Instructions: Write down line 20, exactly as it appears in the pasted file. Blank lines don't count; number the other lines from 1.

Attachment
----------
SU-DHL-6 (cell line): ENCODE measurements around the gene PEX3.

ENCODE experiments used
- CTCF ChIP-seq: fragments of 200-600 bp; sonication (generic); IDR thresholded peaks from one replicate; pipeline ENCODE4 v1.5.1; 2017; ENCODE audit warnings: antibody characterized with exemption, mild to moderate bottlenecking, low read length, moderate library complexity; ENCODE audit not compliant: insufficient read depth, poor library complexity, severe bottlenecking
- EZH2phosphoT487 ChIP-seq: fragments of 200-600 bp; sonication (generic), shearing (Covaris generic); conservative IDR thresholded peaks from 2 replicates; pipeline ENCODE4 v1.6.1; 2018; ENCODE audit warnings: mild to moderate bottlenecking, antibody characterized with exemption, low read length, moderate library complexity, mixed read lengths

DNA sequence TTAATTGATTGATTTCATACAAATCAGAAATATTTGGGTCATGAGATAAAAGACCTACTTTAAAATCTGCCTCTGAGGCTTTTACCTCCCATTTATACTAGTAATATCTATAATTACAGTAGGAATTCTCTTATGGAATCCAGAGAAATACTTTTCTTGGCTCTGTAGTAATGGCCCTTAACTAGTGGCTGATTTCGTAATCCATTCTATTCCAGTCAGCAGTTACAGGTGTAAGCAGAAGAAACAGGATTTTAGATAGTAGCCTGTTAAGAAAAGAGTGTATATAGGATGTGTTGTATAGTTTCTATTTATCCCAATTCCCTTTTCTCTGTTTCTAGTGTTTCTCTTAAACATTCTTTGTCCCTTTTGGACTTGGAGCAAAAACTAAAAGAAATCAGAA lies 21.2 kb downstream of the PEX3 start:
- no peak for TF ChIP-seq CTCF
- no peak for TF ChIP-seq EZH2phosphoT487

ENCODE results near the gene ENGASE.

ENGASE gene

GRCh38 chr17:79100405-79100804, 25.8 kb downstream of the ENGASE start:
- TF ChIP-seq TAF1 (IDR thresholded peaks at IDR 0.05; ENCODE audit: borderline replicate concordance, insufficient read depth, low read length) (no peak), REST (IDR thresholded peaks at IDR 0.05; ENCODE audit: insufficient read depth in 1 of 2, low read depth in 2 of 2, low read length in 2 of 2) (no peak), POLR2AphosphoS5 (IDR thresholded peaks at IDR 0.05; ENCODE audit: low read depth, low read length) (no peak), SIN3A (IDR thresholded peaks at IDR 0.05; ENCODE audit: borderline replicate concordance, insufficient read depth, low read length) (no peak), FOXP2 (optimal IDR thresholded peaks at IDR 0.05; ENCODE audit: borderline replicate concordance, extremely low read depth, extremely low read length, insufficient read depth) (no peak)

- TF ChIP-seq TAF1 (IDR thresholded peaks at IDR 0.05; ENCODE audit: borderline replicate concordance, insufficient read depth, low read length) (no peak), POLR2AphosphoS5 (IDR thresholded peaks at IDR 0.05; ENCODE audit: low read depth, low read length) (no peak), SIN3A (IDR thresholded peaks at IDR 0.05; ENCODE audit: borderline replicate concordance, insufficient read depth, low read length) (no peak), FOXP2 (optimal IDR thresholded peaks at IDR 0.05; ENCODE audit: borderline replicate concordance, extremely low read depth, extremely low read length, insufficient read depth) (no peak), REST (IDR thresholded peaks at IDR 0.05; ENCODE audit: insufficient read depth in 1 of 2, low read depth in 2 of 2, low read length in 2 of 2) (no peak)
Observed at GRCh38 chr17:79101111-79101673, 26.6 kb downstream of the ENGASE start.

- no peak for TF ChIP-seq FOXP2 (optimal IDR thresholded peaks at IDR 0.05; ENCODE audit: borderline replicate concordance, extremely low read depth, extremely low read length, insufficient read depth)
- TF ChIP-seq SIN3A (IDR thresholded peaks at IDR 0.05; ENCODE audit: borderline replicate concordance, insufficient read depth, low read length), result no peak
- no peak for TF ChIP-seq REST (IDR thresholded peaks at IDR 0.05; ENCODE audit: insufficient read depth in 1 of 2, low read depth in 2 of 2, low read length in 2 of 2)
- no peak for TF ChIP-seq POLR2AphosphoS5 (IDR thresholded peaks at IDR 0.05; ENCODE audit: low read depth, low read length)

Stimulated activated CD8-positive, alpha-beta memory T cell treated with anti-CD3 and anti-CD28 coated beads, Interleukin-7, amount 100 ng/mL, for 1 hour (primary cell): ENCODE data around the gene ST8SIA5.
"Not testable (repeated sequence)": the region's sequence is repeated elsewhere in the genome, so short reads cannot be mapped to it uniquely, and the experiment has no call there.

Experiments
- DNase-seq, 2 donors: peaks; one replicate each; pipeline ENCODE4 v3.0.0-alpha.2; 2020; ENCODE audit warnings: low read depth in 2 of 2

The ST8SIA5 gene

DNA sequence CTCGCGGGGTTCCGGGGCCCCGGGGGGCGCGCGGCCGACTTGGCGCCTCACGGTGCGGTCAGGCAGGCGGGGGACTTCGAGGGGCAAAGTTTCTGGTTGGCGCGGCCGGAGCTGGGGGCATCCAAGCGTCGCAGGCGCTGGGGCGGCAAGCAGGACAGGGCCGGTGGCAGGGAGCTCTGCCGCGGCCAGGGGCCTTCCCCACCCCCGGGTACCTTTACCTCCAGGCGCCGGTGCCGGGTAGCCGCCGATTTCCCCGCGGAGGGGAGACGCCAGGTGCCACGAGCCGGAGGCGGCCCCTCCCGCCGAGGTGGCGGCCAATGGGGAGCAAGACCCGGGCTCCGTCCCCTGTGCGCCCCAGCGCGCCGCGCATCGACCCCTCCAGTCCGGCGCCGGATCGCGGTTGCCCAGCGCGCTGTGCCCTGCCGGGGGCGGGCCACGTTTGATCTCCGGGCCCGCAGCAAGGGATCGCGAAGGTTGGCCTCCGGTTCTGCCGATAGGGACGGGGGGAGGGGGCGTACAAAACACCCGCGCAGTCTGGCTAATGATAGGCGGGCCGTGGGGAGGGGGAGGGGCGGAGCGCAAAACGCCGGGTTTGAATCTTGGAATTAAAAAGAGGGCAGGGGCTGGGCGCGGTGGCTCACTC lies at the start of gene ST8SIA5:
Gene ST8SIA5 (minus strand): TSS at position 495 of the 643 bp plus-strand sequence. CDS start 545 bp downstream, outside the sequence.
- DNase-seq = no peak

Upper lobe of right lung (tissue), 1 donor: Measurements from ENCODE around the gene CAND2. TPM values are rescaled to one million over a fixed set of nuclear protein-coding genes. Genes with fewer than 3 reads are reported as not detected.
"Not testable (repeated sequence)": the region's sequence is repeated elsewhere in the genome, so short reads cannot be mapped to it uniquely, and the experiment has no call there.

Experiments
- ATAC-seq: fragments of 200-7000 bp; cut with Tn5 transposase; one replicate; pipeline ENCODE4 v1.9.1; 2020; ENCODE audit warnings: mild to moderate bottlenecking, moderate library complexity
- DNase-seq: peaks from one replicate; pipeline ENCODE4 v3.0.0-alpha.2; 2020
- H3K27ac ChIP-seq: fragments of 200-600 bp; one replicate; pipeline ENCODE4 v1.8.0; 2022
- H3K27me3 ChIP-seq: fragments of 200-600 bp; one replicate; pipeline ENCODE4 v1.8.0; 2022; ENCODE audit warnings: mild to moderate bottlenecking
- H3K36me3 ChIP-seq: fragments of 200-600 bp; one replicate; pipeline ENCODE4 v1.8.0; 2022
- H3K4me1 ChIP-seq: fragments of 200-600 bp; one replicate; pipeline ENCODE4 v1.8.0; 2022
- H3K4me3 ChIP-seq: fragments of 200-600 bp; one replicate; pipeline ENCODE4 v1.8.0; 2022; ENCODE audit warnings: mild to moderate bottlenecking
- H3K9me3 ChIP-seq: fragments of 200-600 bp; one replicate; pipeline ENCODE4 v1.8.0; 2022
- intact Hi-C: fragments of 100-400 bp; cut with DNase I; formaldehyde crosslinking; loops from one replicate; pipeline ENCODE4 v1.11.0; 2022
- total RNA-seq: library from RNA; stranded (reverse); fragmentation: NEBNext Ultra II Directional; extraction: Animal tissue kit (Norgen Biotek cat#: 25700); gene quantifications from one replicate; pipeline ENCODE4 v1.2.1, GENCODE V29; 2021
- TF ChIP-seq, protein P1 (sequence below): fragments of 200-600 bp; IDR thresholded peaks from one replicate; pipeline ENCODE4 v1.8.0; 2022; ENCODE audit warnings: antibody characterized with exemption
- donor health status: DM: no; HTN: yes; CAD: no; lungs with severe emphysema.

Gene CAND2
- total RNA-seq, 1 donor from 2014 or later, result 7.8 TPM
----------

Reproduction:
Experiments